Are You Avoiding Writing a Business Plan?
By Audrey Seymour
Do you find yourself resisting the idea of writing a business plan, or not following through on your intention to have one?
Reflect on when you first had the vision for your business. What need or mission was it intended to serve? What called you about this particular purpose, and what specific impact did you want to make in the world?
Entrepreneurs often view business plans as dry documents. Yet if you keep in mind your original inspiration, it can be a pleasure to envision the shape your work will take as you pull the pieces of the plan together. Appease your inner rebel by remembering that you don't have to follow a rigid formula, but can instead pick and choose the plan components and style that serve your needs.
Business plans take many forms, ranging from a 20-page document with multiple appendices for potential investors to a one-page outline to keep you on track. (See some recommended workbooks in the Resources section for full guidance in creating a complete business plan.) Regardless of which format you choose, it's easiest if you schedule blocks of time to tackle the plan section by section. Gaining momentum in a first draft is more important than getting it perfect.
Start by writing about the target audience. Construct a composite profile of the kind of client that brings out your best work, whether an individual or an organization. If it's an individual, consider factors such as age range, occupations, and lifestyle values. For an organization-level client, what size and what industries interest you the most? What priority challenges lead your ideal clients to seek your products and services? What are their purchasing habits and constraints?
The marketing plan section of a business plan arises from two fundamental questions. The first is "Where would this type of client look for what I offer?" Would they rely solely on referrals, use online search? How will they find you? Next, ask yourself what words they would use to describe what they are seeking, so you can tailor your marketing message to capture their imagination.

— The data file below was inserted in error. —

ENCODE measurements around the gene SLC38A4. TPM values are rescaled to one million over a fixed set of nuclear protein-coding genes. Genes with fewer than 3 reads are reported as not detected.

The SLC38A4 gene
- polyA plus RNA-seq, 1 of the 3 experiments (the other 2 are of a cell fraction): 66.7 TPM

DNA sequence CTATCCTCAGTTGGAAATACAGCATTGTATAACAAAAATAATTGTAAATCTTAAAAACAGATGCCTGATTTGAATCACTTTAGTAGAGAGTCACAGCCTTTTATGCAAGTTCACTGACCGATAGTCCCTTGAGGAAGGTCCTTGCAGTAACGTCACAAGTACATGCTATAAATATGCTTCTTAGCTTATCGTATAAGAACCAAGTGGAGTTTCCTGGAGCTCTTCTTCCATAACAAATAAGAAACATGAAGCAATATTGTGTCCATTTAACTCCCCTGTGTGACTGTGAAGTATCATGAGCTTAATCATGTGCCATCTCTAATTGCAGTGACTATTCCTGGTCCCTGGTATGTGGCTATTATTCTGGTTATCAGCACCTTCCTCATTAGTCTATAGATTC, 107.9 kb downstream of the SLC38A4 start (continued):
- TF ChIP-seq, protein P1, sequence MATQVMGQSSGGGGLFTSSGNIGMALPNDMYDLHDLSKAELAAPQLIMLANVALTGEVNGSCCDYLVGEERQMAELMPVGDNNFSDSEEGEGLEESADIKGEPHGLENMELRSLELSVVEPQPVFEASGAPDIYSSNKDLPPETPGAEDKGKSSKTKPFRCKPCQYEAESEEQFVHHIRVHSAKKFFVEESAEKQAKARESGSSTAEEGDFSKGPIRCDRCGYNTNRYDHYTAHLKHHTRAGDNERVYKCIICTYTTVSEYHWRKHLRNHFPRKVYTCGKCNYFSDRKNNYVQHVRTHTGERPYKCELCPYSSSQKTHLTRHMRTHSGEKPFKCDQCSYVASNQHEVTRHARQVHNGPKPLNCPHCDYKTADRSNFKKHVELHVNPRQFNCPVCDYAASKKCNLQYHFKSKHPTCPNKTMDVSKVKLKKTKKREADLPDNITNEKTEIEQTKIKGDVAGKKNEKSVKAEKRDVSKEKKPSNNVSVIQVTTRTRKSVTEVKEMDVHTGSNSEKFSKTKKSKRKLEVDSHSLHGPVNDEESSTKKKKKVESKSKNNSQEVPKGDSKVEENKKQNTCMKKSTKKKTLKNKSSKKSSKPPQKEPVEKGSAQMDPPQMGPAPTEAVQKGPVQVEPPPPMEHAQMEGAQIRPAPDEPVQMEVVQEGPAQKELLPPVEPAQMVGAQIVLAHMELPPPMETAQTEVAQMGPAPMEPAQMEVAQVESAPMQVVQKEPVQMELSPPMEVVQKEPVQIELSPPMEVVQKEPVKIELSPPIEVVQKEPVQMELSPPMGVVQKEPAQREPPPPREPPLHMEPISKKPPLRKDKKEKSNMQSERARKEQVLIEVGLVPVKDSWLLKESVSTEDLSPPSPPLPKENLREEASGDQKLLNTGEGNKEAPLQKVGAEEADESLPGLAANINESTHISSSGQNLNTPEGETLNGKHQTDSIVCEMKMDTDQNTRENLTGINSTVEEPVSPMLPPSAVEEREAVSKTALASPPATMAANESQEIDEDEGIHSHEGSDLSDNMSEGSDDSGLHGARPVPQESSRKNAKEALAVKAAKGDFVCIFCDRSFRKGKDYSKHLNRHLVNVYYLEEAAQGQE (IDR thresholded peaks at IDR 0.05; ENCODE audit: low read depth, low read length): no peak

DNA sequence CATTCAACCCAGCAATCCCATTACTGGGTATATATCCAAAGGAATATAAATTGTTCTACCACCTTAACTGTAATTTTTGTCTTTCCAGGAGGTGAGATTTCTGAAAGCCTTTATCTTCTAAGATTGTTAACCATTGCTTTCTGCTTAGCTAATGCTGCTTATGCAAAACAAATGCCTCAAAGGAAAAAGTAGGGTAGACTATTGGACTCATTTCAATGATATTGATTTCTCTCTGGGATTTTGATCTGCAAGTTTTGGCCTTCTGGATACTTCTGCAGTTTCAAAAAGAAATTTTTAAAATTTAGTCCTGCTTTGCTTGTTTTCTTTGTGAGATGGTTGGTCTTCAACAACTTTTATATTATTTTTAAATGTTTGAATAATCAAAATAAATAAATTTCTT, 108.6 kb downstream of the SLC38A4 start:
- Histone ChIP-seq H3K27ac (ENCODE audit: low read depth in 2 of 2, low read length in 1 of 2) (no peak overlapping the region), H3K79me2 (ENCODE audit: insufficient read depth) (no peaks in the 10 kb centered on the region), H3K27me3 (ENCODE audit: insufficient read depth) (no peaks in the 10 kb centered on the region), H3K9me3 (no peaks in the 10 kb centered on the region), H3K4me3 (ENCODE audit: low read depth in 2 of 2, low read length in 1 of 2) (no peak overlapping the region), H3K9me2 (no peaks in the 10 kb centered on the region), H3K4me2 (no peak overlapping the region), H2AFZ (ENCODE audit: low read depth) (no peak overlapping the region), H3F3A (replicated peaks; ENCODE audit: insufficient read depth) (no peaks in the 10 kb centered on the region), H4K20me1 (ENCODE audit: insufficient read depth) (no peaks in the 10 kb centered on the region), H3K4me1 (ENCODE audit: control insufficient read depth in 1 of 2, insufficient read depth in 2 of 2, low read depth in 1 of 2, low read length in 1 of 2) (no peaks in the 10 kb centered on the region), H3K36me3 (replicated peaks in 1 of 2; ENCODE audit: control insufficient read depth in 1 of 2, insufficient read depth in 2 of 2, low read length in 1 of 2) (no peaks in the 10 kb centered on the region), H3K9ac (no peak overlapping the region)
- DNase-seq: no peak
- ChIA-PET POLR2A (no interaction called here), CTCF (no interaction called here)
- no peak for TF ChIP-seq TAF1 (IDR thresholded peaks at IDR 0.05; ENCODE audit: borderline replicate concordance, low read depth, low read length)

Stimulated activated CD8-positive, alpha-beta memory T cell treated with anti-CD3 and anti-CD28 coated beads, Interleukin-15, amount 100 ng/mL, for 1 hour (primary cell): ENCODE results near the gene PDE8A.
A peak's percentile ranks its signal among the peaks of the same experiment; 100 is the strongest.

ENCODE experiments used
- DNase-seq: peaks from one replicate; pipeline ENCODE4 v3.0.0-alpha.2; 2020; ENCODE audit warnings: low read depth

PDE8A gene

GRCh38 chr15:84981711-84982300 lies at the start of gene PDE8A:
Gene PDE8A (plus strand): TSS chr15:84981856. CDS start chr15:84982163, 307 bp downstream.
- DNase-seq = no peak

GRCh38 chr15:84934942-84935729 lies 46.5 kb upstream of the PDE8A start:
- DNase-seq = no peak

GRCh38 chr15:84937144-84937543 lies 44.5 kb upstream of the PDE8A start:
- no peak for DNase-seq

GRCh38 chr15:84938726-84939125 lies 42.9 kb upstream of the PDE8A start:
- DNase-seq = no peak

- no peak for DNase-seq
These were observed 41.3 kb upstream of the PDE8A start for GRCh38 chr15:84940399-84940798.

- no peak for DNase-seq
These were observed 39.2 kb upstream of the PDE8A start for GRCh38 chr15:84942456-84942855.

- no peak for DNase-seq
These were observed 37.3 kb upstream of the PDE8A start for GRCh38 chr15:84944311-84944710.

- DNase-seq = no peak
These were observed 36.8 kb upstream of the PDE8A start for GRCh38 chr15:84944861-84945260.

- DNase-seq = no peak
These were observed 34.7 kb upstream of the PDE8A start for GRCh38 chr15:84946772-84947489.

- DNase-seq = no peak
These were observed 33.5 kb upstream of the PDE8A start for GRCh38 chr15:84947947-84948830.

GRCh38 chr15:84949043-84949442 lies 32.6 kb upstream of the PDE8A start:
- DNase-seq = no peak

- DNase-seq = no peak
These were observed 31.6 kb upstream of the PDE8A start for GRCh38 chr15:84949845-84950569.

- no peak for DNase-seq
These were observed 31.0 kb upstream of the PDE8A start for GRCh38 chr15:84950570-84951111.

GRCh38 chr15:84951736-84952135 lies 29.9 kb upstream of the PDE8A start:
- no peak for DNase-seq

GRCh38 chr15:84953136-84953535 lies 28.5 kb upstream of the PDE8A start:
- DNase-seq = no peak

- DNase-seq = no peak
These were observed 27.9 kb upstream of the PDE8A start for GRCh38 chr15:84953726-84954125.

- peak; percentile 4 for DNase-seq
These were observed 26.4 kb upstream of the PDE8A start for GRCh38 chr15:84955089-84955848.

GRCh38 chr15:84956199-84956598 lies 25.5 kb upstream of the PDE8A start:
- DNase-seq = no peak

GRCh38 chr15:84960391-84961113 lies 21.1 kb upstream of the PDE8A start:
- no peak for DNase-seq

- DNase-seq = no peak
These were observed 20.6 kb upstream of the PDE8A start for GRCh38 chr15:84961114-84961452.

Once you know who you want to reach and how you'll reach them, market analysis will help you assess the viability of your ideas in the current climate. What recent trends are influencing the market? Who are the other players offering a similar or alternate solution? What is unique about your offering compared to what else is available? Understanding these components will allow you to choose from among the products and services that interest you to find those with the best chance of success.
Now you've got enough momentum to address other topics that you need in your plan, including operations, future growth, and anticipated cash flow.
The key principle of a vibrant business plan is to bring together the passion of your original vision with the practical considerations of the market. You'll want to apply your inspired thinking to what's really needed so that you can enjoy your best work while making a difference in the world.
© 2010 Audrey Seymour. All rights reserved.